Older Adults Experience Dizziness, and Possible Falls, From Sleep Aids
Sleep problems are not uncommon among the elderly population, with millions of older adults complaining of the situation to physicians every year. In turn, many sedative prescriptions are also given to people over age 60 – but the benefits and the possible negative side effects should be closely considered, according to results of two research reviews.
Approximately five percent to 33 percent of people in the over 60 population receive prescriptions for insomnia medications, including Halcion (benzodiazepine) and similar formulas, such as Ambien. The pros and cons of sleep prescriptions were compared in a review of 24 research studies, with the most recent study review dated from 2003. The review also included non-prescription medications used as sleep aids.
During the review, many of the 2,400 people who participated in the various studies said they did sleep better, and for longer periods of time, when using prescriptions or over-the-counter sleep aids. Researchers also took note of side effects, including losing balance and feeling dizzy, which was reported in 13 of the studies. During these episodes, some significant consequences were noted, such as several falls and one car accident.
Older adults who took sleep aids also experienced tiredness during the day at a rate four times higher than those who took a placebo in the research studies, which some said was more noticeable in the morning hours.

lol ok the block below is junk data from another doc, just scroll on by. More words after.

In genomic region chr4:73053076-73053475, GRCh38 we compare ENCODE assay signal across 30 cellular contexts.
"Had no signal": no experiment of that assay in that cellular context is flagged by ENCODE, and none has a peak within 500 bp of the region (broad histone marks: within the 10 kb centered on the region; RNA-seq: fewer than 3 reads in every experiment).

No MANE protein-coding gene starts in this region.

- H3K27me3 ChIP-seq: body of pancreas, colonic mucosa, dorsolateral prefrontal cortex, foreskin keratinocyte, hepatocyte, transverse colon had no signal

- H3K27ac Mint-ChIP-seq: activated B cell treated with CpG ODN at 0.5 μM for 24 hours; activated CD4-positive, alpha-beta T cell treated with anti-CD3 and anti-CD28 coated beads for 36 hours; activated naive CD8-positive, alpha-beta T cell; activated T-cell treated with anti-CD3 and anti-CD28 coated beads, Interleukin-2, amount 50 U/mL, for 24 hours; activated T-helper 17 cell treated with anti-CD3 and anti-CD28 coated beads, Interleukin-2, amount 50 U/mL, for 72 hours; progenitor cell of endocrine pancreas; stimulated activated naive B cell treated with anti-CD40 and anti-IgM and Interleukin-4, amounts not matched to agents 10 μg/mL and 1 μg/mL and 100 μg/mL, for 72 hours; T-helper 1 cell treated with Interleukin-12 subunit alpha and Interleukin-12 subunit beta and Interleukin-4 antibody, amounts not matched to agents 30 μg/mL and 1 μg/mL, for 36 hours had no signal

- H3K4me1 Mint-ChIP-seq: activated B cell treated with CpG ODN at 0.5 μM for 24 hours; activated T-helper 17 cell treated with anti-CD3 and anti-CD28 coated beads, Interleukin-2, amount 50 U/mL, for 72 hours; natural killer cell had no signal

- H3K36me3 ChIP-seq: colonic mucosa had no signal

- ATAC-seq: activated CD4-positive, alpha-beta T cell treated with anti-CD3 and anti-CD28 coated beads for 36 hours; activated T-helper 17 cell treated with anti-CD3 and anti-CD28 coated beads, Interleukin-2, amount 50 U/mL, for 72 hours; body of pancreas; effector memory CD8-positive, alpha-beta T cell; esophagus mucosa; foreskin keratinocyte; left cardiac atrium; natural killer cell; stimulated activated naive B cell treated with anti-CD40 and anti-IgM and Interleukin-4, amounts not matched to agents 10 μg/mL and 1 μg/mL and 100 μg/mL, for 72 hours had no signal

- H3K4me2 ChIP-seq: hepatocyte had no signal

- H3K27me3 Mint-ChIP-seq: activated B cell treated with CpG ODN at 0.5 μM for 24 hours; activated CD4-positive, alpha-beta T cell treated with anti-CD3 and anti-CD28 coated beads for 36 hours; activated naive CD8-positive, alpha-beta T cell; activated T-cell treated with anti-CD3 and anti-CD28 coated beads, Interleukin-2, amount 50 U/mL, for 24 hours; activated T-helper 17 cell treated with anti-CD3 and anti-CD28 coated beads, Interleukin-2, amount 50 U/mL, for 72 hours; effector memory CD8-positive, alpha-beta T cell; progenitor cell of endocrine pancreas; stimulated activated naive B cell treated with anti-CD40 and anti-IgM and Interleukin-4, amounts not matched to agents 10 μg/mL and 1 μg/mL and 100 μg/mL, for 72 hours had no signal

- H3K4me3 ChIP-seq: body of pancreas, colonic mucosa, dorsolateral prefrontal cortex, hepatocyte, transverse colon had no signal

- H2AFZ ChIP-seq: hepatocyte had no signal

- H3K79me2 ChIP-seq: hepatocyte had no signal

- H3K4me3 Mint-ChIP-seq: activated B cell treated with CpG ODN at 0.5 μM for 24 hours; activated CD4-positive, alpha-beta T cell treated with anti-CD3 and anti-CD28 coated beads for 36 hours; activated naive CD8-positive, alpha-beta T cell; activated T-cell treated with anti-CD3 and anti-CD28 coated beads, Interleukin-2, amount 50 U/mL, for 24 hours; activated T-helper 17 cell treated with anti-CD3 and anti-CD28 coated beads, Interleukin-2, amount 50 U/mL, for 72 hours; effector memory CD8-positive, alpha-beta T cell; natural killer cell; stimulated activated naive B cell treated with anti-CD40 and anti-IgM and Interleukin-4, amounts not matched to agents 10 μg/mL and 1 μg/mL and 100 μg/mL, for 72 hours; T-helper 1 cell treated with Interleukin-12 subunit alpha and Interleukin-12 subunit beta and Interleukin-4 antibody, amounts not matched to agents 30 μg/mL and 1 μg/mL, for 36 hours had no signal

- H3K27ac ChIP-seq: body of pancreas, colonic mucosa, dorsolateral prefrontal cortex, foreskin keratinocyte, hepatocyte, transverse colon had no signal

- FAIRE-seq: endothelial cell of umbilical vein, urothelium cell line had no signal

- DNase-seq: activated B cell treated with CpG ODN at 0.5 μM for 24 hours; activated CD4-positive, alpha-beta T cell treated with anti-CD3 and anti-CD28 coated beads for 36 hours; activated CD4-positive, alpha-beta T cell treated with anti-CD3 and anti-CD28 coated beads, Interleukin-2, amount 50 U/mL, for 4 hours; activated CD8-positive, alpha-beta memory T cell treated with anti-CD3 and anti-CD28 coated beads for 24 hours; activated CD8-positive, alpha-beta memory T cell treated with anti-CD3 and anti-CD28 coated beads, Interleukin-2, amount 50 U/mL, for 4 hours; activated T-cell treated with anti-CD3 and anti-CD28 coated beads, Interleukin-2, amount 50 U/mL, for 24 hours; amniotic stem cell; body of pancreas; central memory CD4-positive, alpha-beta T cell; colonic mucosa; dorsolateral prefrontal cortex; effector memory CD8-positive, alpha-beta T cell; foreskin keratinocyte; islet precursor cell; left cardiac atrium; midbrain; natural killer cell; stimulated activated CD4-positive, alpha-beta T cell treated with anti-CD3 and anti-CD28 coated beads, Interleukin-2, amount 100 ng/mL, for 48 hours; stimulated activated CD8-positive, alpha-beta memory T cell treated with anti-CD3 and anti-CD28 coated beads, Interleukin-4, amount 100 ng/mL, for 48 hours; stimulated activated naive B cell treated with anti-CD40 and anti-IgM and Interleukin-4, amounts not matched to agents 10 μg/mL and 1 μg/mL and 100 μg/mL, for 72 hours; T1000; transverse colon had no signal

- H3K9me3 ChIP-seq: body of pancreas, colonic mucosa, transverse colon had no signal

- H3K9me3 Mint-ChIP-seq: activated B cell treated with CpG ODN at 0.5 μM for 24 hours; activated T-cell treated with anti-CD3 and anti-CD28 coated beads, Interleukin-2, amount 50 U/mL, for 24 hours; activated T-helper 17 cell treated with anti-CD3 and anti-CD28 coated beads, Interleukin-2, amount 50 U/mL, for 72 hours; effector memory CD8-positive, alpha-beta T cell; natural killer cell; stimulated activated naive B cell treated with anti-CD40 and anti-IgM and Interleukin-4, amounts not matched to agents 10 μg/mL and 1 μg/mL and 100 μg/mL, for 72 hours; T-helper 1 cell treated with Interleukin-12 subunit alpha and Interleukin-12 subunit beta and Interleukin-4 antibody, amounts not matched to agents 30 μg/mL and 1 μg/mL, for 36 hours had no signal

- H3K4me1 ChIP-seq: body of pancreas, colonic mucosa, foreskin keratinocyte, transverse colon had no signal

Nightmares, headaches and problems like nausea were also reported among older adults who used sleep aids. More research is needed, say study reviewers, but they concluded that for older adults, the chances of having a negative side effect may outweigh the benefits of using a medication for sleep.
University of British Columbia (UBC) researchers also explored the benefits and disadvantages of sleep drugs prescribed to older adults, looking at 22 international studies from the time period of 1996 to 2007, especially in terms of number of falls. Data from nearly 80,000 participants was included, using both prescription and non-prescription drugs.
Published in the Archives of Internal Medicine, the research review said the sedative effect of drugs prescribed to treat depression among senior populations may contribute to a higher risk of falling, and the same was true for benzodiazepines. One chief danger from falling is bone fracture, which is among the top five major causes of fatalities among older adults.
The use of prescription drugs for sleep and mood disorders has been climbing in recent years, especially for people in the 80-plus demographic. Although anxiety and depression are among causes of insomnia for many seniors, researchers say the review findings prompt careful utilization of prescription sleep aids and other medications that may produce dizziness or drowsiness, leading to dangerous falls.
Instead, older adults can try calming activities like counseling, or look for sleep medications that don’t have a strong sedative effect to improve sleep quality and establish more normal sleep patterns.